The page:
The Dodgers continue to add to their roster, announcing this evening they’ve agreed to terms with Tyler Anderson on a one-year deal. It’s reportedly an $8MM guarantee that also contains an additional $500K in incentives if he exceeds 100 innings next season.
Anderson was one of the better remaining options in a free agent rotation market that has been mostly picked through. The southpaw is coming off a decent season split between the Pirates and Mariners, in which he combined for a 4.53 ERA over 167 innings. Anderson only averaged a bit more than five innings per start, but he took the ball 31 times and was generally successful with regards to keeping his team in games. He allowed three or fewer earned runs in all but five of his outings.
Signed by Pittsburgh to a $2.5MM guarantee last offseason, he settled in as perhaps the most reliable member of the Bucs’ starting staff. Over 18 outings, Anderson worked 103 1/3 frames with a 4.35 ERA. He was an obvious trade candidate as an impending free agent on a rebuilding team. After a reported agreement with the Phillies fell through due to concerns about the medical evaluation of one of the prospects involved, the Pirates pivoted and flipped him to Seattle for prospects Carter Bins and Joaquin Tejada at the deadline. Anderson spent the final couple months with the M’s, performing alright until a nine-run blow-up against the Angels tanked his overall numbers.
Anderson isn’t the most overpowering arm on the market. His fastball averaged 90.6 MPH last season, and he struck out a below-average 19.1% of opposing hitters. Yet he was adept at getting opponents to chase pitches outside the strike zone, and his mediocre strikeout percentage belied a solid 11.5% swinging strike rate. That’s partially because batters swung so often against him — among pitchers with 100+ innings, only Michael Wacha had a higher opponents’ swing rate — but Anderson nevertheless generated more whiffs per swing inside the strike zone than the average starter.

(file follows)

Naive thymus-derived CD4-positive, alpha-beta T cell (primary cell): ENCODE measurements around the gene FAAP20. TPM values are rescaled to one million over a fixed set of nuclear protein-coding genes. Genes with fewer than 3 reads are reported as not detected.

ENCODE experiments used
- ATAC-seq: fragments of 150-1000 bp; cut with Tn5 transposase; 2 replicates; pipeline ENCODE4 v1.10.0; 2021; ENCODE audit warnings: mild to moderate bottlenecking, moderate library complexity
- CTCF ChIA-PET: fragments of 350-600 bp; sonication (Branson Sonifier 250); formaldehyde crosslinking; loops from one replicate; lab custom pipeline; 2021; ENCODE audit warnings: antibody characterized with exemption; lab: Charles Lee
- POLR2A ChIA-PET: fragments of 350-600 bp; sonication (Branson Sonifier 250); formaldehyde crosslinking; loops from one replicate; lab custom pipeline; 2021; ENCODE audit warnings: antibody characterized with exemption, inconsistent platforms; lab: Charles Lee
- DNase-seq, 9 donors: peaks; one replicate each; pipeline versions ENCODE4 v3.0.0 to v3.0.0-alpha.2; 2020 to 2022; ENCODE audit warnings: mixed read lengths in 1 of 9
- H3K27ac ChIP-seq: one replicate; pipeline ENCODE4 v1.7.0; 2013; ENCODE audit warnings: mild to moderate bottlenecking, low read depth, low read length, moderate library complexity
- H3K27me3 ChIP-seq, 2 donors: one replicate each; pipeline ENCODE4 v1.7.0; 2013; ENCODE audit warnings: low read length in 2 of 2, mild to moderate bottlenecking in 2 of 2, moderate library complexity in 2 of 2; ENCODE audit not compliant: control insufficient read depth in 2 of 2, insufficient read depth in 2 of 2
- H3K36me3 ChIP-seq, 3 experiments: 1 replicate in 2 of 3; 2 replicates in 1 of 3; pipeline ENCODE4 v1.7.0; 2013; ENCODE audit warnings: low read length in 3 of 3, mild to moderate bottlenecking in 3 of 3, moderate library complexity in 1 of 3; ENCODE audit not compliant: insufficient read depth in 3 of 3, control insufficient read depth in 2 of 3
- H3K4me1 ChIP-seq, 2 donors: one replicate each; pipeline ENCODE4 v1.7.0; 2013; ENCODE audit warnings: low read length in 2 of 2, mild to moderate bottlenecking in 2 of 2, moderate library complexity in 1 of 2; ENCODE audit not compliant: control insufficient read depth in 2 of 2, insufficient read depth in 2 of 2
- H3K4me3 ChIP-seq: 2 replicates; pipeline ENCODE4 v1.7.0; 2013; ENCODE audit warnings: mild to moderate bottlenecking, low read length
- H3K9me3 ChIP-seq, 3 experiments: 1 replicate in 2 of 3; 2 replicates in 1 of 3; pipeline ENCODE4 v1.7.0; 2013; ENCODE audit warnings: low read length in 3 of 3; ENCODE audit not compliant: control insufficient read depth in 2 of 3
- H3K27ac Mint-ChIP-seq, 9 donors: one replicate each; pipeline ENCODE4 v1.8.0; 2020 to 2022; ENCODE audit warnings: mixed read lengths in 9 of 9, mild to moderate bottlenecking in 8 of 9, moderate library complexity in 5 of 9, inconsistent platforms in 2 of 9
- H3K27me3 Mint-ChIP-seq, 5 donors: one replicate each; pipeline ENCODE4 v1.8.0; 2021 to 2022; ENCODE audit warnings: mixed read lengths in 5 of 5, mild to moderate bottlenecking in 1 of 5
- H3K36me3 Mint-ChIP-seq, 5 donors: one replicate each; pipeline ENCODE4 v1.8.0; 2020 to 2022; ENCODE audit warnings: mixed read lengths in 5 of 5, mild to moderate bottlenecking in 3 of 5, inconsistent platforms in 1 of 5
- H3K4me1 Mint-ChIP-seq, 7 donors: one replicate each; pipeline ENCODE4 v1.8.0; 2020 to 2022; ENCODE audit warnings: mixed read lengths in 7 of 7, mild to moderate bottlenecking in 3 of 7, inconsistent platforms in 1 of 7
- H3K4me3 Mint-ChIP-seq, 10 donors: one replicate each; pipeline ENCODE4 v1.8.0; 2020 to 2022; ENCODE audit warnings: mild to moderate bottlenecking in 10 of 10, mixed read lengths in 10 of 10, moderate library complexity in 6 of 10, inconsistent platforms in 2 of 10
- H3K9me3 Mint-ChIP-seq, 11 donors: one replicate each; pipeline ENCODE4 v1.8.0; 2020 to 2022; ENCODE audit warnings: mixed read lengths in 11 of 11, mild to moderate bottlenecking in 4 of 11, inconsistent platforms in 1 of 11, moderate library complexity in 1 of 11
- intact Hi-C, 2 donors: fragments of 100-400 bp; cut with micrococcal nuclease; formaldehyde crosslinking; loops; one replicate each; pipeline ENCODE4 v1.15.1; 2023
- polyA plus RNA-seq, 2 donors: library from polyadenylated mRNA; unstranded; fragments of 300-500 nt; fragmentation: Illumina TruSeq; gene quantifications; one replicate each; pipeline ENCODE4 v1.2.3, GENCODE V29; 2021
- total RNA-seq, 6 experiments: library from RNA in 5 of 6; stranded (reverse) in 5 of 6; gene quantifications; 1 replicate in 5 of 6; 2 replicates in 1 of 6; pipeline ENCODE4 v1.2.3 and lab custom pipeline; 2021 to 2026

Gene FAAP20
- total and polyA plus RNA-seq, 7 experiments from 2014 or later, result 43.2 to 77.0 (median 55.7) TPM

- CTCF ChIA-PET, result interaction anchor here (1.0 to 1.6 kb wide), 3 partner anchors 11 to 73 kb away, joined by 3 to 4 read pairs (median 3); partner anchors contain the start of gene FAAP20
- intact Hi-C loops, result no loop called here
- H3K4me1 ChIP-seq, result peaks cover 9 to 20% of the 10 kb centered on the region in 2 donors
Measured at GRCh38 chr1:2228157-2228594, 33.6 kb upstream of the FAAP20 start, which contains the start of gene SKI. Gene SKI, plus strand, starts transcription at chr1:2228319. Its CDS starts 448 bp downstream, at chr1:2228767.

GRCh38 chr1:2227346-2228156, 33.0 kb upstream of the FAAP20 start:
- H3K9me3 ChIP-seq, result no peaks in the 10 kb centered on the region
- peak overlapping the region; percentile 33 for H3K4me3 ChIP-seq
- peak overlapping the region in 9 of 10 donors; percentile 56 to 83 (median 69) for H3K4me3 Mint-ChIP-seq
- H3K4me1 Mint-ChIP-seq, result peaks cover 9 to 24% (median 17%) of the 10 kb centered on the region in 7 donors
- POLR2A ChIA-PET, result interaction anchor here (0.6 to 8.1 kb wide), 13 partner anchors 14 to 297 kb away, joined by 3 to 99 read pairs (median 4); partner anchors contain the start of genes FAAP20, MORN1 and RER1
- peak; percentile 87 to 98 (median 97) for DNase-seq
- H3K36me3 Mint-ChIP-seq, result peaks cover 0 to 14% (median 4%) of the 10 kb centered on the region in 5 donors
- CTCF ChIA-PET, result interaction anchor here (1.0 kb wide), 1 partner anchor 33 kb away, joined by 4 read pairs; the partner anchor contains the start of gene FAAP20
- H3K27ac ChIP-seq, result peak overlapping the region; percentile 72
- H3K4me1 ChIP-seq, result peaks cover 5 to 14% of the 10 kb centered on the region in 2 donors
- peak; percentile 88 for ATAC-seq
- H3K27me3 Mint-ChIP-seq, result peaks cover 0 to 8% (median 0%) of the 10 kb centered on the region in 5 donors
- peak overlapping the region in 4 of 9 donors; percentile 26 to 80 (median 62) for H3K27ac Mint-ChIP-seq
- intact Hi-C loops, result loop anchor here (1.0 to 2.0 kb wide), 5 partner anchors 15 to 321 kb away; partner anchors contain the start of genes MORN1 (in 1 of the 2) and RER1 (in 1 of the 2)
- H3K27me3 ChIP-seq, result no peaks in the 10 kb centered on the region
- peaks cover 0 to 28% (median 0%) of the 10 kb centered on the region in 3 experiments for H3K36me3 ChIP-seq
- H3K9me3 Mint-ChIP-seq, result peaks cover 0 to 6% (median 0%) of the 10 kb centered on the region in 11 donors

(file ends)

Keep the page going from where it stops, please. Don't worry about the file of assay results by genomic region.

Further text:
In addition to getting opponents to frequently chase, Anderson threw pitches in the zone at a higher-than-average rate. Those contributed to keep his walks down, as he doled out free passes at just a 5.4% clip. He’s been a low-walk arm throughout his career, and he’s posted an ERA between 4.37 and 4.55 in each of his last three seasons (excluding a 2019 campaign in which he was limited to five starts by left knee issues). A fly-ball pitcher, Anderson has been prone to the home run ball throughout his career. He also generates his fair share of pop-ups, though, and he’s typically adept at avoiding hard contact.
Anderson has started all but four of his 117 MLB appearances. He’ll presumably join the back-of-the-rotation mix in Los Angeles, joining offseason signee Andrew Heaney, David Price and Tony Gonsolin among the options for Dave Roberts. Walker Buehler, Julio Urías and Clayton Kershaw will be the top three options from the outset of the season. Trevor Bauer remains on the roster, but his paid administrative leave was recently extended through April 16.
The $8MM guarantee only adds to an ever-mounting payroll in Los Angeles. The Dodgers now have an estimated $282MM in actual payroll, according to Jason Martinez of Roster Resource. Their luxury tax ledger is up to $284MM, just $6MM shy of the highest tier of penalization.
Because they exceeded the CBT last season, the Dodgers will be subject to escalating fees as a second-time payor. They’ll be taxed at a 30% rate for every dollar spent between $230MM and $250MM, a 42% clip on overages between $250MM and $270MM, a 75% rate on overages between $270MM and $290MM and a 90% tax on all expenditures north of $290MM.
Robert Murray of FanSided first reported the Dodgers and Anderson had agreed to a deal. Fabian Ardaya of the Athletic reported it was a one-year pact. Jeff Passan of ESPN reported the $8MM guarantee, while Jon Heyman of the MLB Network was first with the incentives.
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